Saxons and Normans
The area passed under Saxon rule about AD 571 when once again the invaders
chose the gravel terraces of the Thames and Colne for their settlements.
An 8th century scramasax, housed in Reading museum, was found at O.S. 000
Recent excavation has brought to light at O.S. 992 746 the Royal township
of Kingsbury (old Windsor), inhabited for more than 300 years from ad 750
by successive Saxon Sovereigns and their Court. The buildings were made
of wood but evidence of them as well as of tools, coins, pottery,
etc. was found together with an artificial waterway.
Wraysbury is situated immediately opposite the site of the Saxon Palace
and formed part of the Royal Hunting Grounds, access being provided by
means of a ferry at O.S. 994 746. It was a common occurrence for
servants, horses, etc. to be loaded onto ramps and brought across the river
for the chase; both deer and wild boar were hunted. Some courtiers also
had large residences in Wraysbury. It was the proximity of the village
to the Saxon Court which established its significance at this time.
A description of Wraysbury at the time of Edward the Confessor in 1041
showed that the King owned both the manor and lands. They were held by
Edmund, a thegn (a title abolished at the Conquest). At that time there
were sluices and fish markets, fish garths - weirs in the river for
catching fish - and fisheries in the locality. The eels were said
to be excellent, also the salmon, the last of the latter being caught here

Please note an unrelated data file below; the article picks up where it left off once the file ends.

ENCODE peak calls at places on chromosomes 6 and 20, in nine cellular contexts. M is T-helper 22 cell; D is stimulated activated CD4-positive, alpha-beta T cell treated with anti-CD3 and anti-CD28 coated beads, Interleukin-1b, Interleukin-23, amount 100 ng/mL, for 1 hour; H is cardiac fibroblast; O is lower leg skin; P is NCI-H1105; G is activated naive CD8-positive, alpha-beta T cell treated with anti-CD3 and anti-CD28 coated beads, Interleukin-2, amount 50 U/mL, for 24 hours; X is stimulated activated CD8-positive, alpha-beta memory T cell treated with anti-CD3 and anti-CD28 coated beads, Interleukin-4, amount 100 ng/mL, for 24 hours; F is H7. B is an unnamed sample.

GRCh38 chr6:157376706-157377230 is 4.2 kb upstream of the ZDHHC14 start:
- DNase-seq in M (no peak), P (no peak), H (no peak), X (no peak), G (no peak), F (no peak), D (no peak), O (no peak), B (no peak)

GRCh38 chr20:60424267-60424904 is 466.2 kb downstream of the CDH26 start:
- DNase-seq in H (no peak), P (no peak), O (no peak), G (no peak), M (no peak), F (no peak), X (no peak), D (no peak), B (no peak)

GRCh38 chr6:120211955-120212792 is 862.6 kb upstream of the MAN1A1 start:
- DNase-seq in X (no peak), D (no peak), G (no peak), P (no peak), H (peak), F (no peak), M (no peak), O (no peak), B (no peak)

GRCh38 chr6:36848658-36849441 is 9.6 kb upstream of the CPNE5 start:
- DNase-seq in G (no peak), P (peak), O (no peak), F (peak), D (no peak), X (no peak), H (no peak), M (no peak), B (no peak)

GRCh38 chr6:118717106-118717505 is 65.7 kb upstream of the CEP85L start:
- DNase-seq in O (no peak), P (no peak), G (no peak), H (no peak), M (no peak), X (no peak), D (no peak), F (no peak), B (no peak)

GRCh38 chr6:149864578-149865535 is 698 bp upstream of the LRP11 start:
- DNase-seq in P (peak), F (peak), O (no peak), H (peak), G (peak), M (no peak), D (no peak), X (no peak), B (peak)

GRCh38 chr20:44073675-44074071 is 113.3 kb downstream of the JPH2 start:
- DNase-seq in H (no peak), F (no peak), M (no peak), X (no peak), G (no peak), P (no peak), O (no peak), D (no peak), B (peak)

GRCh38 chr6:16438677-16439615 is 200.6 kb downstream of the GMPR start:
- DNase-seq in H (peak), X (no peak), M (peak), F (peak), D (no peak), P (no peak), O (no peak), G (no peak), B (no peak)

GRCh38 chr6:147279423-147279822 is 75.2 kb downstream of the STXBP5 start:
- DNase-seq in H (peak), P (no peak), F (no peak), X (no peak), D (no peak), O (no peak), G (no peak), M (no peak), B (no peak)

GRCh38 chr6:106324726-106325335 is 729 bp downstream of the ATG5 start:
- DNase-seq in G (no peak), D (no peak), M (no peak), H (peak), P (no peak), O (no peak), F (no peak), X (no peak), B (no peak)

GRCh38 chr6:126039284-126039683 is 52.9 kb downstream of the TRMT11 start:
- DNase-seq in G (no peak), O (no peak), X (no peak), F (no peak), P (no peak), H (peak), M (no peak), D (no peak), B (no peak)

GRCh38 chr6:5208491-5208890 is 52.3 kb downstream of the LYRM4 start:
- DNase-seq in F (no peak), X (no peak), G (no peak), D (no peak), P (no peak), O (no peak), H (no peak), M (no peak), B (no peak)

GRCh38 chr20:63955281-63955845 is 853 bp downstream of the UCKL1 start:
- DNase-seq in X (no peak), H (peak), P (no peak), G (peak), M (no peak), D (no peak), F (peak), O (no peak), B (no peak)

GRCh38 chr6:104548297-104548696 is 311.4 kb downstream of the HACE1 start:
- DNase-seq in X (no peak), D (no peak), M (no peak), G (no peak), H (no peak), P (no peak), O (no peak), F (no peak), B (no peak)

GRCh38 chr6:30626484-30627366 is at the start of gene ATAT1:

in 1820 and weighing 4 lbs.
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Pointing to a well established community, the entry in the
Survey of 1086 concerning Wraysbury, reads as follows:-
"In Stoke Hundred M. Robert Gernon holds Wirecesberie . It is assessed
at Twenty hides. There is land for 25 ploughs. In the Demesne there are
5 hides and on it are 2 ploughs and 32 villeins with 8 bordars have 15
ploughs and there could be 8 ploughs more. There are 7 serfs and 2 mills
worth 40 shillings yearly, meadow sufficient for 5 plough teams and hay
for the beasts of the Court. Woodland to feed 500 swine and 4 fisheries
in the Thames worth 27 shillings all but 4 pence. In all it was and is
worth 20 pounds."
Obviously agriculture, fisheries and the mills formed the basis of the
life of the village. In total, apart from the Lordís family, there
were 57 local inhabitants (32 villeins, 18 bordars - cottagers, and 7 serfs
With the conquest, Norman replaced Saxon, the wooden Palace of Kingsbury
was replaced eventually by the stone Castle of Windsor, but Wraysbury remained
as a place of residence for noblemen and as the Royal Hunting Ground across
The name "Wiresesberie" quoted in the Domesday Survey may be derived
from the words "Weir" meaning a dam and "Bury" a fortified place.
Although it is more likely that a Saxon landowner by the name or "Wyrarad"
gave the name "Wyrardisbury" which, until very recently, has continued
to be used in conjunction with the title of the local parish council.
There have been more than 30 different spellings of the name but always
with the same pronunciation as at present and since the War this has come
to be the acceptable form. Christiana de Mariscis made a deed of
gift to the Priory of Ankerwycke (29 E.1 1300) in which the name was variously
written as "Wyresdysbury", "Wiredesbery", "Wyrardesbury",
and "Wraisbury" and in a grant to Lord Wyndsore (31 Henry VIII 1540) it
was written as "Wyredysbury".
Gernon, who was Lord of the Manor at the time of the Domesday
Survey, was a Norman Baron related to William the Conqueror. He granted